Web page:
Learning = Challenges = Fun
This summarises my approach to piano teaching with all my students. I’ve taught students from age 5 to 55 and hope someday, to get the opportunity to teach senior citizens. Every age group is fun to teach, with different kinds of challenges and it’s nice having a mix.
Students are encouraged to ask questions and express their point of view. Classes for children have a lot of off-the-bench activities that make learning fun. I teach solo class (one student at a time) and therefore am able to adapt my teaching methods to suit students with different learning needs.
Piano class for my adult students is structured very differently, depending on their playing level and what they want to learn.
Working simultaneously with different methods
Piano class in my teaching studio covers 3 piano teaching methods. I use them in rotation, in an effort to help my students make connections between every aspect of music – playing, theory and aurals.
- The traditional method : My piano students learn to read written music and play the piano with commitment to musical goals. They learn playing technique, scales, theory and ear training (aural awareness). Students are taught simple techniques that help them teach themselves. I find that most students are able to learn simple pieces on their own within a few months of starting piano class.
- Rote teaching : This means watching me demonstrate a piece and copying me. Students listen, watch and imitate and this develops their aural skills and helps them get acquainted with the piano keyboard. It’s been a year since I’ve been doing this, and find it excellent for teaching playing technique. Not needing to read music focuses the students attention to aural skills.
- Learning backwards : Here students learn a piece or a small section, either by rote or by memorising the piece away from the piano, and play it. And then, write it down without looking in the book.
There’s a lot that gets done during piano class, so it’s a class for students who practise regularly. Older teen and adult students learn practise techniques, so they practise effectively at home, getting more done in less time.
Teaching material used in class
- Traditional piano method books
- Books with Western Classical, Jazz & Pop Repertoire
- Exam books & books on scales, theory & technique
- Exercises written by me to teach theory-cum-improvisation and playing technique
- Easy hymn arrangements written by me for my students only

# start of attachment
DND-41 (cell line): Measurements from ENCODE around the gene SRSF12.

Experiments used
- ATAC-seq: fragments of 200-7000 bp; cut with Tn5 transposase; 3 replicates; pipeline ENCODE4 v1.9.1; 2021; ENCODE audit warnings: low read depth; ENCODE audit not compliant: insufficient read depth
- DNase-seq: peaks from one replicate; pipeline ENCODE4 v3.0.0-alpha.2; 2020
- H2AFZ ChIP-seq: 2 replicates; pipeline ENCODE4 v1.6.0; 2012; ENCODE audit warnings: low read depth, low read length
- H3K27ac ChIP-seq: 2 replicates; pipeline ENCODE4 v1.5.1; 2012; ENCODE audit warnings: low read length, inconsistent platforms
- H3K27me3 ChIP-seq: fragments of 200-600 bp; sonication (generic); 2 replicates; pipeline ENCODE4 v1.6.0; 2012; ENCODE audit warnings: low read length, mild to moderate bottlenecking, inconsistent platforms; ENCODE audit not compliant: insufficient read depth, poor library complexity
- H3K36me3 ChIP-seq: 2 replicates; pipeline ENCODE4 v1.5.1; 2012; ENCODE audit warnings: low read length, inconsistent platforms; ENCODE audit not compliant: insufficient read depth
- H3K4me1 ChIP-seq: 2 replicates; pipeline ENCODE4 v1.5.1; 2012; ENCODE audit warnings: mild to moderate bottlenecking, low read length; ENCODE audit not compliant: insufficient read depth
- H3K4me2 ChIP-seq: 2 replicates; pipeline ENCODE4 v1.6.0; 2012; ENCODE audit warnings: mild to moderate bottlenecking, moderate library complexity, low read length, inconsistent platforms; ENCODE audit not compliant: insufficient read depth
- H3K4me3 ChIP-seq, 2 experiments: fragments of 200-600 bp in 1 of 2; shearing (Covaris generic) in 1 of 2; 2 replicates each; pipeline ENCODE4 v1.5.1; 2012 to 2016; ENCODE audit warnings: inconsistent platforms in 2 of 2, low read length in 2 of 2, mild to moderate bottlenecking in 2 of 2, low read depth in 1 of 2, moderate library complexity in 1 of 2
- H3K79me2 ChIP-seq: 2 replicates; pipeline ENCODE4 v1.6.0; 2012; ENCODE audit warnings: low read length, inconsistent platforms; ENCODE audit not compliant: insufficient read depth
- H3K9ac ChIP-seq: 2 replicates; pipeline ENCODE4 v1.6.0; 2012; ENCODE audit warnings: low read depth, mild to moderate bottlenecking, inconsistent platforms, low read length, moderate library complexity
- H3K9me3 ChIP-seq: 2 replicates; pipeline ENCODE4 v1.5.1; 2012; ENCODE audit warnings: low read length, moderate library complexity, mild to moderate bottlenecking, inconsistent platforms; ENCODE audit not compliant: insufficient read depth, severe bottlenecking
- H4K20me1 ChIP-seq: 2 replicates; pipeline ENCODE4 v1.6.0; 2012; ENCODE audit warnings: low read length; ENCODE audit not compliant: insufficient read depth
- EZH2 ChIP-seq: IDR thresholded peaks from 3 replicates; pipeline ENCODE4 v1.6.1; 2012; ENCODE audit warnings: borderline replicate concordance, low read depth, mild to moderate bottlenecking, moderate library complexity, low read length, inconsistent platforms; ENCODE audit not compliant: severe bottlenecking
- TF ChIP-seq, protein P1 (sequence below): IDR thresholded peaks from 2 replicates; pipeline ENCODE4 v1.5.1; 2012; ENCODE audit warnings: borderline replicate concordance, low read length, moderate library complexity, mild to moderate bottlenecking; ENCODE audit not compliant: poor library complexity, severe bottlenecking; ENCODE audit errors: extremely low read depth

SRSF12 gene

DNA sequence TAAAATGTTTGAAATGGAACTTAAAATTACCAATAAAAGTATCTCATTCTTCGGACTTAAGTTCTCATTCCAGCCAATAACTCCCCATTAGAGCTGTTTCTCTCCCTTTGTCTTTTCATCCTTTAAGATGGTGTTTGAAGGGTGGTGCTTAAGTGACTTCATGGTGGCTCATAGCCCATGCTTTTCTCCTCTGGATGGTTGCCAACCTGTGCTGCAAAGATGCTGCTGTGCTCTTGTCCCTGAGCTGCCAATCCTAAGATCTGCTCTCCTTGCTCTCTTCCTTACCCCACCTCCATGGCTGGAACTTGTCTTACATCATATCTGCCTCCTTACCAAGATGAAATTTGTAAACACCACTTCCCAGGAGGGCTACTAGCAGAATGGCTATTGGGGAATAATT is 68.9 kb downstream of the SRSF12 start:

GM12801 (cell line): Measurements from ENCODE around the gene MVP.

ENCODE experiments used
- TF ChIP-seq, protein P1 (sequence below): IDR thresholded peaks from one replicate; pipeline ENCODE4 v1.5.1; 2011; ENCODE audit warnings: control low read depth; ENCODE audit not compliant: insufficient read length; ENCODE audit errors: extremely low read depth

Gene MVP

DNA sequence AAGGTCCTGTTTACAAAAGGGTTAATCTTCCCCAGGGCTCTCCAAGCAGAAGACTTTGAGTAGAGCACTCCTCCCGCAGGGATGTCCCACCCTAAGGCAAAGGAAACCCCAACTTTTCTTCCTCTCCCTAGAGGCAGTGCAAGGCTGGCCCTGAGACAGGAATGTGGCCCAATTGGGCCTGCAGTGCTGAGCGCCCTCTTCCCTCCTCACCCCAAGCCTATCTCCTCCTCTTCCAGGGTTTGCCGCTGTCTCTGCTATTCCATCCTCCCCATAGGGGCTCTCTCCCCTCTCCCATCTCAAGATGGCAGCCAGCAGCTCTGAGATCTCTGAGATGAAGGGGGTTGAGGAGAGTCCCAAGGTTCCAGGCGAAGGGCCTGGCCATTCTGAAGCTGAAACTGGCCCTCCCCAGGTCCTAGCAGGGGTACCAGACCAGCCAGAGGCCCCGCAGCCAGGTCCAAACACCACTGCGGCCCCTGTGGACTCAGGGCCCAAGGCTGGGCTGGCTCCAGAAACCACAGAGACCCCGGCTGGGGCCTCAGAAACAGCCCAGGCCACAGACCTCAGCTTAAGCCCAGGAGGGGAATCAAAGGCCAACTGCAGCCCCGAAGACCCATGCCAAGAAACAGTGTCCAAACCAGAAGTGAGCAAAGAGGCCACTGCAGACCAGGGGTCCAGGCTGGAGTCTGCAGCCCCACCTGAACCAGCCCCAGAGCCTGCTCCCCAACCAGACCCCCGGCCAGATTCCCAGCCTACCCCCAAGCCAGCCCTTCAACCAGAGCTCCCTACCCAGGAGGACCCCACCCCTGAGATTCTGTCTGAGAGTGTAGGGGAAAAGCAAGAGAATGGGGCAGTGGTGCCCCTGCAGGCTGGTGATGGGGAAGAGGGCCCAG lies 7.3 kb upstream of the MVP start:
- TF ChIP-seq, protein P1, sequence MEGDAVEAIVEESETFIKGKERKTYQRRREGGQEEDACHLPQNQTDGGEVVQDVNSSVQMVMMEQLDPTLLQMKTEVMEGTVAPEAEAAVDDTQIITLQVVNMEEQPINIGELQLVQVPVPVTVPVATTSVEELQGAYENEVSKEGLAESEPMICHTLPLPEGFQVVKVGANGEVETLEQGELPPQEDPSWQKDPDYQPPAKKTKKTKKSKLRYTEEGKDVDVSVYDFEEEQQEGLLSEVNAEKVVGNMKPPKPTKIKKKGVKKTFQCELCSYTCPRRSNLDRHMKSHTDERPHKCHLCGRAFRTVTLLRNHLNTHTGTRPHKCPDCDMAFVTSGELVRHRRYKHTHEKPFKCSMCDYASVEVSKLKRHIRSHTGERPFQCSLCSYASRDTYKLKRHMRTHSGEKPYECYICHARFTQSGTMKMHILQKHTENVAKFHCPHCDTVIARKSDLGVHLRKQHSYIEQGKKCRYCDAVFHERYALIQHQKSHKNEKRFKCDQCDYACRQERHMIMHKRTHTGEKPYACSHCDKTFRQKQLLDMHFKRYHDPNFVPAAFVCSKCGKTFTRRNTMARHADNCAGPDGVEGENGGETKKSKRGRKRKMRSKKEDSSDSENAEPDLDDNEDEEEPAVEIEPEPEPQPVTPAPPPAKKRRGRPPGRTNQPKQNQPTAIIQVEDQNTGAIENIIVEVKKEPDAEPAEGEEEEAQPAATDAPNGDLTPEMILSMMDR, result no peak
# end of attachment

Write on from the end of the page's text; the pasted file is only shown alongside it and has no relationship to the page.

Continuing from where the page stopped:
Students may choose to appear for piano and theory exams through the Trinity College, London examination board, which are conducted in Mumbai and Navi Mumbai. I am open to sending students up for examinations through any other exam board that they choose.
The class and teaching is not exam focused. Students appear for exams when they are ready, and can do this at the pace they are comfortable with – whether this is very fast, very slow, or somewhere in between.
Am I the right teacher for you
My teaching methods work to support education, personal growth and fun all at the same time. The pace of the class depends entirely on the student. Some students want a relaxed easy approach, and some want to go at a very fast pace and enjoy it.
If you are a student who wishes to learn to play the piano, who understands that it requires daily practise and that the joy of piano playing comes from the challenge of learning, then this is the class for you.
What instrument do you need at home
The best choice of instrument for daily practise at home is an acoustic piano. Some students learn on digital pianos with weighted keys, due to space or budget constraints, but they know it’s a second best option.
Many students start piano classes with a 5-octave keyboard, and invest a little later, when they’re sure their child will continue to be interested. And more importantly, when they’re sure they are committed to making time to do whatever it takes to motivate their child to practise daily.
For reasons relating to piano playing technique, piano teachers always recommend acoustic pianos or a good quality digital piano.
Supporting practise at home
Learning the piano requires daily practise at home. It starts with 5 minutes a day, for very young children, and slowly increases over time.
Young children need parent support, to help them set flexible practise schedules and implement them. As children grow up, the role of the parent changes, from being with them at practise time, to helping them monitor their own practise, and eventually, all students learn to practise independently.
Piano practise is a very solitary hobby, as students attend class solo and practise on their own. Therefore most beginner students need company while they practise, and occasionally, an audience at home, to listen to them play and show appreciation.
Where I teach
My piano teaching studio is at Kharghar, Navi Mumbai, and I do a combination of in-studio and online classes with my students from Bandra, Mumbai.
Please fill in the form on the 'Contact' page in this site, for further information.